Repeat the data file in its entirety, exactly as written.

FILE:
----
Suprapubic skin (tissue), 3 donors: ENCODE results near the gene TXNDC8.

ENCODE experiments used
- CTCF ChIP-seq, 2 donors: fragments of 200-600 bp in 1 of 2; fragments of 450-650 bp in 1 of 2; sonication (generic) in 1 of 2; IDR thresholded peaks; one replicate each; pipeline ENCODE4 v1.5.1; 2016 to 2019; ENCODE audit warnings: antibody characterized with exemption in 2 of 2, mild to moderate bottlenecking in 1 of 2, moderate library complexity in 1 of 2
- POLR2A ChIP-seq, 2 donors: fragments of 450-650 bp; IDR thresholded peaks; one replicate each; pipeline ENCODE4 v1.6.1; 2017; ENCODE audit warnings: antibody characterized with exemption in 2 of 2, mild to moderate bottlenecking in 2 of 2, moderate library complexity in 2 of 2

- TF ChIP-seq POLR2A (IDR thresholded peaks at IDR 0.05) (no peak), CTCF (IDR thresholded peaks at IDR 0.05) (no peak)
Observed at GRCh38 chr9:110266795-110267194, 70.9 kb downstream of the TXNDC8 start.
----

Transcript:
Suprapubic skin (tissue), 3 donors: ENCODE results near the gene TXNDC8.

ENCODE experiments used
- CTCF ChIP-seq, 2 donors: fragments of 200-600 bp in 1 of 2; fragments of 450-650 bp in 1 of 2; sonication (generic) in 1 of 2; IDR thresholded peaks; one replicate each; pipeline ENCODE4 v1.5.1; 2016 to 2019; ENCODE audit warnings: antibody characterized with exemption in 2 of 2, mild to moderate bottlenecking in 1 of 2, moderate library complexity in 1 of 2
- POLR2A ChIP-seq, 2 donors: fragments of 450-650 bp; IDR thresholded peaks; one replicate each; pipeline ENCODE4 v1.6.1; 2017; ENCODE audit warnings: antibody characterized with exemption in 2 of 2, mild to moderate bottlenecking in 2 of 2, moderate library complexity in 2 of 2

- TF ChIP-seq POLR2A (IDR thresholded peaks at IDR 0.05) (no peak), CTCF (IDR thresholded peaks at IDR 0.05) (no peak)
Observed at GRCh38 chr9:110266795-110267194, 70.9 kb downstream of the TXNDC8 start.